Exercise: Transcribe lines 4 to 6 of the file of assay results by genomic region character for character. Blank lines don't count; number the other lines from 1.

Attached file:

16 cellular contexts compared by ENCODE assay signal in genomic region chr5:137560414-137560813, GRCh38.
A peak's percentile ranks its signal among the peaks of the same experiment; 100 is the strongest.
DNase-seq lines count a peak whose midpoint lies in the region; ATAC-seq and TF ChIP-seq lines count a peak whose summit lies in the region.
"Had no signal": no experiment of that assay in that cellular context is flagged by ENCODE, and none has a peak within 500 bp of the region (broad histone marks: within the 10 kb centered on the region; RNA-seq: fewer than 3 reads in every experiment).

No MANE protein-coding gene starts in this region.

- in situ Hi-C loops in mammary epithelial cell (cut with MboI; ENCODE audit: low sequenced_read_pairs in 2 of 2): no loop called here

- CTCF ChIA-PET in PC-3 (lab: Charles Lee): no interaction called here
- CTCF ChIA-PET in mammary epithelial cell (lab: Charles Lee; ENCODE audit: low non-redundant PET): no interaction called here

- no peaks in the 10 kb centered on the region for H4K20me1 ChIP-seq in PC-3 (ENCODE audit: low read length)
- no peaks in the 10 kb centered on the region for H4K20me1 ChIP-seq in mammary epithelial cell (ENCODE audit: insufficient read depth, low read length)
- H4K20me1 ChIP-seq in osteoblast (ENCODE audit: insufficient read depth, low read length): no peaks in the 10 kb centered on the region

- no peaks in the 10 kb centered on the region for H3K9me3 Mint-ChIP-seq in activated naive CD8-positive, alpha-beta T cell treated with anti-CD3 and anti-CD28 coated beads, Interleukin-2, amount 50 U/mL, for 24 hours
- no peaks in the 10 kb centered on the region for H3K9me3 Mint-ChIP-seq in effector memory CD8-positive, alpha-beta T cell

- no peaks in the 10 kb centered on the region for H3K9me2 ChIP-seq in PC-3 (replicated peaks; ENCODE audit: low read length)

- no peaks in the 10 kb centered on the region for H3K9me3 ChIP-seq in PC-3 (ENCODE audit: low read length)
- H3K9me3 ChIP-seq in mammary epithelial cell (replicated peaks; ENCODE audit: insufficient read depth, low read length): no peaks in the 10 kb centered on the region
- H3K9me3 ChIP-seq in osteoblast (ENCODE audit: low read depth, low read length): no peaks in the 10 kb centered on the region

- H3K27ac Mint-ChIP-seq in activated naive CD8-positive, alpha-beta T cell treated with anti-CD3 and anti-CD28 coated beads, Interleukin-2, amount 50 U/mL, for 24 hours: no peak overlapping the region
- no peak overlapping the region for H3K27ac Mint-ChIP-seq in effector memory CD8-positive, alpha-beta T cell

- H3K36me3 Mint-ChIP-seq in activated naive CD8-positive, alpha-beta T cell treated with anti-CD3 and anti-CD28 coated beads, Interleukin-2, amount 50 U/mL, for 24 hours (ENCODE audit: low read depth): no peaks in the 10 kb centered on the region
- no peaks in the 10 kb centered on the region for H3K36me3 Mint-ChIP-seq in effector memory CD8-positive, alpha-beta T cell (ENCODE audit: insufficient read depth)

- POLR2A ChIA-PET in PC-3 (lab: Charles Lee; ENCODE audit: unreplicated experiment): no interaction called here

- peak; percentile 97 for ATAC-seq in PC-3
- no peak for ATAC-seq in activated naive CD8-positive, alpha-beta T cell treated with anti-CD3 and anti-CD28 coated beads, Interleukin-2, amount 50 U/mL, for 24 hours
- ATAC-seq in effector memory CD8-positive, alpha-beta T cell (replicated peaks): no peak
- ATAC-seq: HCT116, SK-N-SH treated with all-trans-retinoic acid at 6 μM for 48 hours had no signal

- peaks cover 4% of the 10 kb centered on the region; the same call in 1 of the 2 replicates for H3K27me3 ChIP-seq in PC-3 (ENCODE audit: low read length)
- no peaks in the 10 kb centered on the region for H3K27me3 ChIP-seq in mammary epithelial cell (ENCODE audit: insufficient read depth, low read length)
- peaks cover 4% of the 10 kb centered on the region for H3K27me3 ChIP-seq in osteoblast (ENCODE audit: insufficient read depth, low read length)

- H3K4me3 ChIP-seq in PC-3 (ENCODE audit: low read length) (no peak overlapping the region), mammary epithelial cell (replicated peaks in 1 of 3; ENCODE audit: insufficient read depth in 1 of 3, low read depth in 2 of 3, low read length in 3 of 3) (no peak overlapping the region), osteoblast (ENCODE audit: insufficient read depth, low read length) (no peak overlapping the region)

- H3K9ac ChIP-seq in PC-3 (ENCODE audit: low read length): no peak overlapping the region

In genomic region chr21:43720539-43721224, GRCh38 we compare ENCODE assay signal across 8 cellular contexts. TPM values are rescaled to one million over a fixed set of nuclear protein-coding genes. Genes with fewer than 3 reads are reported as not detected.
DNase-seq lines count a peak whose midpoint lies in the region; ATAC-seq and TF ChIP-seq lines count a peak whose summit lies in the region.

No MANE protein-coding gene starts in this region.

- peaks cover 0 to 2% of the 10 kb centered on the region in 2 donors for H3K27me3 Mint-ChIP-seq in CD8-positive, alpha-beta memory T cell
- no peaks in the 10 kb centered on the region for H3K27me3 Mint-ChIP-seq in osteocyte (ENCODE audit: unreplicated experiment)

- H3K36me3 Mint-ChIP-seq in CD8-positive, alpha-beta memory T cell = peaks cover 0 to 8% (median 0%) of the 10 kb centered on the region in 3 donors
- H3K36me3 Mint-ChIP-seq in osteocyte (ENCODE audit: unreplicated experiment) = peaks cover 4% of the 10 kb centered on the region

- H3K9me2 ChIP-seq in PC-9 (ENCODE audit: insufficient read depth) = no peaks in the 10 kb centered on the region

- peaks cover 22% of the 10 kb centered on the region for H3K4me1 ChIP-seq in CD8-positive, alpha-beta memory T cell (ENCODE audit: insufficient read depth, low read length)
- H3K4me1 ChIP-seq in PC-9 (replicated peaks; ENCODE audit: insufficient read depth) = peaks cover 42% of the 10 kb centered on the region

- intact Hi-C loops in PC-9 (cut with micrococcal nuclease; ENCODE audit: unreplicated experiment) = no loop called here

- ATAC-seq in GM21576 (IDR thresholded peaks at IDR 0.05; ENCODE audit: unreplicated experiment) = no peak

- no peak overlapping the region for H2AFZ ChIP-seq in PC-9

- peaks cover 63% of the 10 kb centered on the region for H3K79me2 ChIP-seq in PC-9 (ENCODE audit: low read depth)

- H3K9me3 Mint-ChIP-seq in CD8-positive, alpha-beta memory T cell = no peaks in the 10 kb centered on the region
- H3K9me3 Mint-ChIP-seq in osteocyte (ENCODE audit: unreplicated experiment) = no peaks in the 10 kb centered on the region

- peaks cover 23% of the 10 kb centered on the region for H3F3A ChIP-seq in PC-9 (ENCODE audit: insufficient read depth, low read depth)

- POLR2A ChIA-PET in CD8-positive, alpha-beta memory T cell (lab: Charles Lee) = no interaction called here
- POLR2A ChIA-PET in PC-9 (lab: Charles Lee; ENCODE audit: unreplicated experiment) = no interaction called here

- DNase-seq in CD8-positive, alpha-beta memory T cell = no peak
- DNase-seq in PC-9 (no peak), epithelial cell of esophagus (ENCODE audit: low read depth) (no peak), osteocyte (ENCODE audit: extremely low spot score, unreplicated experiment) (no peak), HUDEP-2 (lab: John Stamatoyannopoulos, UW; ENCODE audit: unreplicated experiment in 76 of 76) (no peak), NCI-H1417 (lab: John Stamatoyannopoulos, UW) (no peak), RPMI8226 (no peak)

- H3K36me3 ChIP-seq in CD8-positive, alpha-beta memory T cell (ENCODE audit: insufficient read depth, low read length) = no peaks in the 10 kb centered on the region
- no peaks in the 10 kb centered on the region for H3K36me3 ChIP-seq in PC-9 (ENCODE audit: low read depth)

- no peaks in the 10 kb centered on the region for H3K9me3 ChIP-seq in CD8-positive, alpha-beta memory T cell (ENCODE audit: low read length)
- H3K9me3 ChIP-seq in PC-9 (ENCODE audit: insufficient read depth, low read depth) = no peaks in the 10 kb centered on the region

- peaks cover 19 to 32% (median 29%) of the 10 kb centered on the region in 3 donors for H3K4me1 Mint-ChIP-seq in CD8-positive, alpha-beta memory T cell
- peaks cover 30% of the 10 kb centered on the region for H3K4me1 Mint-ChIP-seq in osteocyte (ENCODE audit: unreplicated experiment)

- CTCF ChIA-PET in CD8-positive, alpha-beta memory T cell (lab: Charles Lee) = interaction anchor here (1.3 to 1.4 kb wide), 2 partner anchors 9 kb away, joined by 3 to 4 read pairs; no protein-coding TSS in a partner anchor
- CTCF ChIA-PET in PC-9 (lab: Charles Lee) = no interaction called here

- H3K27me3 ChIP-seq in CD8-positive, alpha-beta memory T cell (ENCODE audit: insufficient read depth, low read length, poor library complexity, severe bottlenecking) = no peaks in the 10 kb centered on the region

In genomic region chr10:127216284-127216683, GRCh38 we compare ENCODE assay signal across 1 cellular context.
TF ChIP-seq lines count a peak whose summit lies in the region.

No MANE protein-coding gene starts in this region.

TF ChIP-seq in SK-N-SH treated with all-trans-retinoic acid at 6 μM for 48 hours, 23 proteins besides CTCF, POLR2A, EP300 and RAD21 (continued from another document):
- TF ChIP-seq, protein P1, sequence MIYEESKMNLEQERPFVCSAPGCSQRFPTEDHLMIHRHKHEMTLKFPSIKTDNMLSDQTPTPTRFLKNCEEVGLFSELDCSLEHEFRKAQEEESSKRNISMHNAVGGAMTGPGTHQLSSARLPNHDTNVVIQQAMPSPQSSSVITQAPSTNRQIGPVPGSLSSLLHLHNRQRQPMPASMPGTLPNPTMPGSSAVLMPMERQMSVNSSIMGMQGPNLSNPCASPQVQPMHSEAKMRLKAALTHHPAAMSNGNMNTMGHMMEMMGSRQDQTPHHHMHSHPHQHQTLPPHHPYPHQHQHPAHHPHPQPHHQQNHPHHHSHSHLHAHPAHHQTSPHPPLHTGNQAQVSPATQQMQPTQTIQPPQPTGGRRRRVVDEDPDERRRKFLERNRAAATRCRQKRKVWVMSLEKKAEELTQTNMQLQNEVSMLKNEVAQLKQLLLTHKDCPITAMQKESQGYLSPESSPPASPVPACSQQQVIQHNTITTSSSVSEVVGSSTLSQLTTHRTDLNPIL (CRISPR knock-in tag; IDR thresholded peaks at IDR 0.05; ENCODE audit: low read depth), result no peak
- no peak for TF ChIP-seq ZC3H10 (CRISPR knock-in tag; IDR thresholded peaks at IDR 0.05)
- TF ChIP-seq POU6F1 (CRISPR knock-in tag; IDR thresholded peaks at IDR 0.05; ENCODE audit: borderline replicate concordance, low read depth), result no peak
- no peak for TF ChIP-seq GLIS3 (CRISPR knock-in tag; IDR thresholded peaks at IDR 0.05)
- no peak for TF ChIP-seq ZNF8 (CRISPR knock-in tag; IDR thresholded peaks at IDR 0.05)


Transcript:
"Had no signal": no experiment of that assay in that cellular context is flagged by ENCODE, and none has a peak within 500 bp of the region (broad histone marks: within the 10 kb centered on the region; RNA-seq: fewer than 3 reads in every experiment).

No MANE protein-coding gene starts in this region.

- in situ Hi-C loops in mammary epithelial cell (cut with MboI; ENCODE audit: low sequenced_read_pairs in 2 of 2): no loop called here